Hello, I’m Tosin, a Warwick University graduate. I joined the film team in 2006 during my sociology undergraduate degree, and continued until the end of my masters in 2008. I joined the team primarily out of a desire to learn more about the effects of part-time work on the student experience, especially considering that my own job had initially stopped me from joining the project! Whilst on the team I took on a primarily research based role, writing literature reviews and contributing to the script with studies and statistical data. I gained a lot from the experience, the research and interview skills alone have come in very handy in my current job as a social researcher. tosin.jpg




Katy Pilcher

Hi I'm Katy, I'm currently in the first year of my PhD in Sociology at Warwick. I got involved in the film while completing my undergraduate degree in Sociology because work and employment, particularly with regard to gender and sexuality, is my main area of interest within sociology. I also thought it would be a good opportunity to get some interviewing and researching practice. This proved to be the case, and I thoroughly enjoyed my interview with Polly Toynbee for the film, among others. As the film developed I also undertook some filming, having had some basic camera training, which was a great learning experience. I've had a great time making the film and working with the team too.



Elisabeth Simbuerger

My name is Elisabeth, I am currently finishing my PhD in Sociology at Warwick and I am also a researcher at the Reinvention Centre. The film has been an important part of my PhD life throughout the last three years and contributed to a truly creative experience. Work is one of my key interests and in relation to my thesis - a study on the self-understanding of sociologists in England - particularly work at the university. Doing interviews, being involved in the writing of the script, gaining some experience with the camera and discovering new, visual ancles in presenting a research plot were vital for me. Whilst I am not coming out as a professional camera woman at the other end of this film-production, the experience I take with me is that film can be a vital medium in expressing sociological research and a way of conveying critique. Finally, as our work on the film progressed over three years, so did our respective studies and what we learned and brought into to the team.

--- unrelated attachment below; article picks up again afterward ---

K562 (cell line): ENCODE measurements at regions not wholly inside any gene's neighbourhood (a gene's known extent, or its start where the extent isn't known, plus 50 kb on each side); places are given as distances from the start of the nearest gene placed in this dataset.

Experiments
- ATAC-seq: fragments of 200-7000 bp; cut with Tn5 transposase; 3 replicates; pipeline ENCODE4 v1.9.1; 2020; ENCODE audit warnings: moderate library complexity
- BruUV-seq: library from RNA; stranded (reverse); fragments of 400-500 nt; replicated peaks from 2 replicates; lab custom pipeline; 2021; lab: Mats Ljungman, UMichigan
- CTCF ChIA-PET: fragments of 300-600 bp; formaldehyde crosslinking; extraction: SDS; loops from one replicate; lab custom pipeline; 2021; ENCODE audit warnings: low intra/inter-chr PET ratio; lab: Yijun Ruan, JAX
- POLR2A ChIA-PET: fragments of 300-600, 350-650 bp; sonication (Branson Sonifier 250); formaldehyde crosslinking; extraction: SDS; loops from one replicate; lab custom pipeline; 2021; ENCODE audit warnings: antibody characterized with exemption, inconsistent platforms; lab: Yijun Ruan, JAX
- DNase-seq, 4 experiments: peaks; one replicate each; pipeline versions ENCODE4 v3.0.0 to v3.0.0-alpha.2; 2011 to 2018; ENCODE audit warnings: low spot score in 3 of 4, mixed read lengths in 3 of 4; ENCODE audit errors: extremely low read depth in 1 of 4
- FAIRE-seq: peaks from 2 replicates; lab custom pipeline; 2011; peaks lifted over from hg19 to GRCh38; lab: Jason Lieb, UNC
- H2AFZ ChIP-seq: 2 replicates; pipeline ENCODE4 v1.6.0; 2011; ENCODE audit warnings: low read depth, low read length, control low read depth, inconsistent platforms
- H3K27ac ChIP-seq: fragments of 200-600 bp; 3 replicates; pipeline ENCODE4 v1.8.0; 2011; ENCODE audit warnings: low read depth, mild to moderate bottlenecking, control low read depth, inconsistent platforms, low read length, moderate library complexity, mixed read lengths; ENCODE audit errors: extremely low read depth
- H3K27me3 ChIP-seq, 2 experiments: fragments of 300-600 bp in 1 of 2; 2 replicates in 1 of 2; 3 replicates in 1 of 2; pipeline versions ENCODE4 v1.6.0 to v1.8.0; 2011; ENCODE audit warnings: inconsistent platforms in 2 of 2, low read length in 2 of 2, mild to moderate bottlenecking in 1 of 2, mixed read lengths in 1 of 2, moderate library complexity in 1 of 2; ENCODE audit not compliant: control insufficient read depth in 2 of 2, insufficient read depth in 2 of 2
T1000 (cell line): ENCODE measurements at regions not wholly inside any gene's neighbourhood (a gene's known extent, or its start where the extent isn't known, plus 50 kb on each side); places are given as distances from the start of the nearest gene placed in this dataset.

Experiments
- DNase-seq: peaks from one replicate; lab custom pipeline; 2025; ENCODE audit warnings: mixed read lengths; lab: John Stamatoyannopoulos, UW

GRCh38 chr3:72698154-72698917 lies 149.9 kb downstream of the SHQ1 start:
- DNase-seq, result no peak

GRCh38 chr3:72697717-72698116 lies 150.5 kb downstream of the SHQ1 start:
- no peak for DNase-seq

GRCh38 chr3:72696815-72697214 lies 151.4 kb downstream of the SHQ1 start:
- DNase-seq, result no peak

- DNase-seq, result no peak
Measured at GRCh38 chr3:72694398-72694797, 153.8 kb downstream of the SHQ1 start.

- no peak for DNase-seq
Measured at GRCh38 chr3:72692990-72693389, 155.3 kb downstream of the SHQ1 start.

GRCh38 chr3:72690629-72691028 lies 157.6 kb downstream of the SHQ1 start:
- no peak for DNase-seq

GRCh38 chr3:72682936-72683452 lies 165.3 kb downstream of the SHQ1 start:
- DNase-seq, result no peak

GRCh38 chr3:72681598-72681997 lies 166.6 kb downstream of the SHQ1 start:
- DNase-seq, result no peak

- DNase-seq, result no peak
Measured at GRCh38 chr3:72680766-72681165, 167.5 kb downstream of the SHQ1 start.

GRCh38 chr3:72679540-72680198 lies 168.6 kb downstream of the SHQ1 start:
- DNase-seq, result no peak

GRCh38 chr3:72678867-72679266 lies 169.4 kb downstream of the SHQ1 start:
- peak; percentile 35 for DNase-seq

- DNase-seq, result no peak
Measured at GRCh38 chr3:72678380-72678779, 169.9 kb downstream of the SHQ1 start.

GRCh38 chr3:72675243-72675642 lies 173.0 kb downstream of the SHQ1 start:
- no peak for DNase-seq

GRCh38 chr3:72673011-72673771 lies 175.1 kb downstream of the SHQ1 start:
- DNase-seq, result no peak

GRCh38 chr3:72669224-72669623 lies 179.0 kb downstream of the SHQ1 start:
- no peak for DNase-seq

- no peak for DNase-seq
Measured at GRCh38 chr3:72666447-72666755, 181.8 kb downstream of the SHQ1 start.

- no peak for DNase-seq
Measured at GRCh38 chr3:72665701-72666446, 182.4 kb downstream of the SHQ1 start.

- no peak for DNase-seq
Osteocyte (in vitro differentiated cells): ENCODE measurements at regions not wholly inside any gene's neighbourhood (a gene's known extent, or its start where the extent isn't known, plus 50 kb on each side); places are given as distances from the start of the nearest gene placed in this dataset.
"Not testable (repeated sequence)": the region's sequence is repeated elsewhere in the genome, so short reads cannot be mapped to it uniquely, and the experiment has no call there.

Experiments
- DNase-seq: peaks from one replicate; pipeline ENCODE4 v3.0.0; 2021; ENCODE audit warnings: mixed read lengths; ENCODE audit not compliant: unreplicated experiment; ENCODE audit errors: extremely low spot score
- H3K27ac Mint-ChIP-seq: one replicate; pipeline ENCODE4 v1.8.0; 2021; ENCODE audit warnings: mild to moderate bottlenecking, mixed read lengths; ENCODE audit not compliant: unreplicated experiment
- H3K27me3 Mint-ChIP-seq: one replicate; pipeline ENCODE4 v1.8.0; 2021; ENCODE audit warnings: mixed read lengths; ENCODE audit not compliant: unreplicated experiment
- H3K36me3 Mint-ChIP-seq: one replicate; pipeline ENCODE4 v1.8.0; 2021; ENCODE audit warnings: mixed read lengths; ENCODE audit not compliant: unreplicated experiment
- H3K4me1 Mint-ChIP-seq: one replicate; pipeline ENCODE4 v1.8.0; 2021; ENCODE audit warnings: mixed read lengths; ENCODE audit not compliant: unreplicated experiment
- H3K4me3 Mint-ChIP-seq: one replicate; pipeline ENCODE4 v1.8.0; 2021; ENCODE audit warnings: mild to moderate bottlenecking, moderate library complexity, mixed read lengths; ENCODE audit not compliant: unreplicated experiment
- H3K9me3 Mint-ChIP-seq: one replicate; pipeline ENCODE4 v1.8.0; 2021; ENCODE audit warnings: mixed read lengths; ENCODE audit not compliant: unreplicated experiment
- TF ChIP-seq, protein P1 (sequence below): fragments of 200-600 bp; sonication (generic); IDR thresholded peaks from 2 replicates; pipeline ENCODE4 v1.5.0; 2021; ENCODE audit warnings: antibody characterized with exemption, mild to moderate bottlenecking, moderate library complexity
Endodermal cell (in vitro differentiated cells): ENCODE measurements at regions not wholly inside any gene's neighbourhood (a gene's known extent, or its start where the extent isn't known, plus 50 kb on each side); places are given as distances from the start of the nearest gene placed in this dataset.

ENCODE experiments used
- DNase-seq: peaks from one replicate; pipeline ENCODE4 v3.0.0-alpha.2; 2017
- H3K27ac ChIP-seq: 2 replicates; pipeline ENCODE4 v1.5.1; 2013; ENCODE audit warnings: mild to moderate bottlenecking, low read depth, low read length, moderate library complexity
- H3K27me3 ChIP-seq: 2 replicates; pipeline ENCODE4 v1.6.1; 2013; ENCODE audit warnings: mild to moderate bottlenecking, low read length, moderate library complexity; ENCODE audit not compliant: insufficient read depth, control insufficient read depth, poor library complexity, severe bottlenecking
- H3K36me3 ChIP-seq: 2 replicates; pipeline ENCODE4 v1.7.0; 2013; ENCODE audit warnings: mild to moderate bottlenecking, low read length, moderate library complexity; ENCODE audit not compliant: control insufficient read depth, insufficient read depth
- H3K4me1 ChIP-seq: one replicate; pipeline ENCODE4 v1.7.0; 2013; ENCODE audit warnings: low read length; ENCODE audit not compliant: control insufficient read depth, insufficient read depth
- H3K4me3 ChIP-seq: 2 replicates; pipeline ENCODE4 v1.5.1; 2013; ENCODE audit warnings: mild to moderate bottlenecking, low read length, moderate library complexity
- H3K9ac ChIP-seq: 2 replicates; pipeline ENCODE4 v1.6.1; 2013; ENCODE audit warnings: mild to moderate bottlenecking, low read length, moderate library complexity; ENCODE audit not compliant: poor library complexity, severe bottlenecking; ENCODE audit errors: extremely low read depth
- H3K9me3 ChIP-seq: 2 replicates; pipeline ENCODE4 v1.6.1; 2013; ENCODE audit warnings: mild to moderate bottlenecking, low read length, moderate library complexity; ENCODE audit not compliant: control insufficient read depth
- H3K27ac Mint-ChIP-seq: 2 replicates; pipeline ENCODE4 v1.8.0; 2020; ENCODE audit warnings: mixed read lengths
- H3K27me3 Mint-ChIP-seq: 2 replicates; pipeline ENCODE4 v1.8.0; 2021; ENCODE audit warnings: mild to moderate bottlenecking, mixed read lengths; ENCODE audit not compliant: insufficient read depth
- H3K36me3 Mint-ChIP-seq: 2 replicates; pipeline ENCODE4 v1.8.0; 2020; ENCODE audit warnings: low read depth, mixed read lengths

Adam Cartwright

Adam is the Reinvention Centre's Administrator and Technology Integrator. He played a key role in the making of the film from its conception, not just in integrating the technology (which was no small task) but also in providing creative input to the script and film production.



Cath Lambert

I am Lecturer in Sociology and Academic Coordinator for the Reinvention Centre. My key research and teaching interests are in the areas of Sociology of Education and critical pedagogies. Working with the film team has been an important, interesting and at times unusual aspect of my work these past couple of years. I have worked alongside the students and other members of staff, carrying out aspects of the research, helping to shape the story (or stories) and learning a bit about film production on the way. For me, the film and its subject matter are important outcomes, but the most significant part has been the pedagogic process of working collaboratively with students and colleagues on a project on which we were all - at least to begin with - relative novices.